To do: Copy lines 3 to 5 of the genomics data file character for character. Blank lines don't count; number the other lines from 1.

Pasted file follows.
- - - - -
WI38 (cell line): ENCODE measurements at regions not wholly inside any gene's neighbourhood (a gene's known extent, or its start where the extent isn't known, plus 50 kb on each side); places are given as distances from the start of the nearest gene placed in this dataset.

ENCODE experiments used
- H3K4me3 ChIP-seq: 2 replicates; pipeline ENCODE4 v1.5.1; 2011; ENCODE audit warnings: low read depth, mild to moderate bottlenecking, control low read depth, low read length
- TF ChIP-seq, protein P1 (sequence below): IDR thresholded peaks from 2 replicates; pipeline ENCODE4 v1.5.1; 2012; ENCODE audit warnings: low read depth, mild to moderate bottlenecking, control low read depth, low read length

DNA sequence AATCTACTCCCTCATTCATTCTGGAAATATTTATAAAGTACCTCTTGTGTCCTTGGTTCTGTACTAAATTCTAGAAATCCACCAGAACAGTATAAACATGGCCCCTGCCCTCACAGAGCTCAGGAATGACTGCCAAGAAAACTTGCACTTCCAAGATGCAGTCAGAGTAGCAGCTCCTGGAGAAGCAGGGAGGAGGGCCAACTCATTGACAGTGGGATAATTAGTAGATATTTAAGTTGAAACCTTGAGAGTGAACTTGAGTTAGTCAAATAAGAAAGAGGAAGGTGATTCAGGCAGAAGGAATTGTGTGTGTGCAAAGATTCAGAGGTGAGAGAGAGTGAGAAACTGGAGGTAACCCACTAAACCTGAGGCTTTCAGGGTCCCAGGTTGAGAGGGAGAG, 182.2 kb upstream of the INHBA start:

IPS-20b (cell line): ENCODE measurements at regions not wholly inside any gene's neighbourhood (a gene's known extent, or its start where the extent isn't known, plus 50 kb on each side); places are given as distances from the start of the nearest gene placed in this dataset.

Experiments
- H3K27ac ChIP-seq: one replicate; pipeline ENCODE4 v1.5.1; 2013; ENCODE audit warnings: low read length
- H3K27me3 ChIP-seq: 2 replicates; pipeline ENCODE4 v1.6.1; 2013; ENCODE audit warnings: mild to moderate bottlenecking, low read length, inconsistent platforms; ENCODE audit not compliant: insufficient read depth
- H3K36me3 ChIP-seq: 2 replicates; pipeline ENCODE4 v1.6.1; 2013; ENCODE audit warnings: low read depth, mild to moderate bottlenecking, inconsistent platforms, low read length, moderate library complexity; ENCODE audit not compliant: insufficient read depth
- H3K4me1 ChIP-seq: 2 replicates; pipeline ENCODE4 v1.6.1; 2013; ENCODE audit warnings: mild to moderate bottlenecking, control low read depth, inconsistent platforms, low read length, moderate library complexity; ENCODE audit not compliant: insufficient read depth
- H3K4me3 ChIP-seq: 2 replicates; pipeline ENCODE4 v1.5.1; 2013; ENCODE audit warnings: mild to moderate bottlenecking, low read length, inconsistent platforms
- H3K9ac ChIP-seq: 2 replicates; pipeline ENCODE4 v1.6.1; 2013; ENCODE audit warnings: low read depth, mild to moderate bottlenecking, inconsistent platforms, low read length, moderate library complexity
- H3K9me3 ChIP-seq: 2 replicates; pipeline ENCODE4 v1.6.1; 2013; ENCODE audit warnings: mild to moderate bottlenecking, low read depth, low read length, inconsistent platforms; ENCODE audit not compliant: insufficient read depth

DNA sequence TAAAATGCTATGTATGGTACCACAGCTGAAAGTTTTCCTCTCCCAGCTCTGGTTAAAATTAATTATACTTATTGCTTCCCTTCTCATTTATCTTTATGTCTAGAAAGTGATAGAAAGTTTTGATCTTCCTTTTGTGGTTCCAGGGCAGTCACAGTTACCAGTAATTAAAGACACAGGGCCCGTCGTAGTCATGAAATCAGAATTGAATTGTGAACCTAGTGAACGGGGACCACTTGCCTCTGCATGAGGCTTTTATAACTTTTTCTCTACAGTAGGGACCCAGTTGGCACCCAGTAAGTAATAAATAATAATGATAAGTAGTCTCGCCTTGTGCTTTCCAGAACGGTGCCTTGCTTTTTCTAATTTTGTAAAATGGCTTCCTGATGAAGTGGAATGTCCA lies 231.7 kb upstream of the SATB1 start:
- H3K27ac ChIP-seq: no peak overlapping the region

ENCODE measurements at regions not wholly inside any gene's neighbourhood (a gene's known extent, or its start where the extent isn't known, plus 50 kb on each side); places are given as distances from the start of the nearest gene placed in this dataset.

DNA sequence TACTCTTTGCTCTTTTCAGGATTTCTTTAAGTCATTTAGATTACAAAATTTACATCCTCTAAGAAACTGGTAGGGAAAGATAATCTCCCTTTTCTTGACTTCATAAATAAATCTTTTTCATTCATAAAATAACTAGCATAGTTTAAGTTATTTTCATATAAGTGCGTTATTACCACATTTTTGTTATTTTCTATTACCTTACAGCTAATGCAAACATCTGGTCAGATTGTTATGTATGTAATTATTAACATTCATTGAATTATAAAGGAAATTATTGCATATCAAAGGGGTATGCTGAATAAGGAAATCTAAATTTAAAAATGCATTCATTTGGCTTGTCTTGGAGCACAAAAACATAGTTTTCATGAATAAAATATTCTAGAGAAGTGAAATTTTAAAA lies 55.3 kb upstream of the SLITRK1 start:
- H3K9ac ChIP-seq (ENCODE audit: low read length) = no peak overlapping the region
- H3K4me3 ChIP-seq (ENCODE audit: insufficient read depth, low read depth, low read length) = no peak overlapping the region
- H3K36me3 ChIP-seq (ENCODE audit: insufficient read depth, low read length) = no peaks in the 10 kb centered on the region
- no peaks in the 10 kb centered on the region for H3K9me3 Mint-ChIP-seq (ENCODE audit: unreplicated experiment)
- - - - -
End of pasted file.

- H3K4me3 ChIP-seq: 2 replicates; pipeline ENCODE4 v1.5.1; 2011; ENCODE audit warnings: low read depth, mild to moderate bottlenecking, control low read depth, low read length
- TF ChIP-seq, protein P1 (sequence below): IDR thresholded peaks from 2 replicates; pipeline ENCODE4 v1.5.1; 2012; ENCODE audit warnings: low read depth, mild to moderate bottlenecking, control low read depth, low read length

DNA sequence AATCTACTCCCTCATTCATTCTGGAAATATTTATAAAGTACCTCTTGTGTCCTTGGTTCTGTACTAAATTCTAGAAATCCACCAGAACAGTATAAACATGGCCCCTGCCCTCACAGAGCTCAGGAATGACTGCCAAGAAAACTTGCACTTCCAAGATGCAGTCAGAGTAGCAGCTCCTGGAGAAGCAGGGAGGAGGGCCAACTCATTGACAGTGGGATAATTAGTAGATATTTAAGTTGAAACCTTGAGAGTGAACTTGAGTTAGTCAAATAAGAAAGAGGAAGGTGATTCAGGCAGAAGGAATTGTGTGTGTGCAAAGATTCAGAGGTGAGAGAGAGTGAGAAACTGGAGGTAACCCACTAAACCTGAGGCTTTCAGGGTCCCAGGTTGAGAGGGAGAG, 182.2 kb upstream of the INHBA start: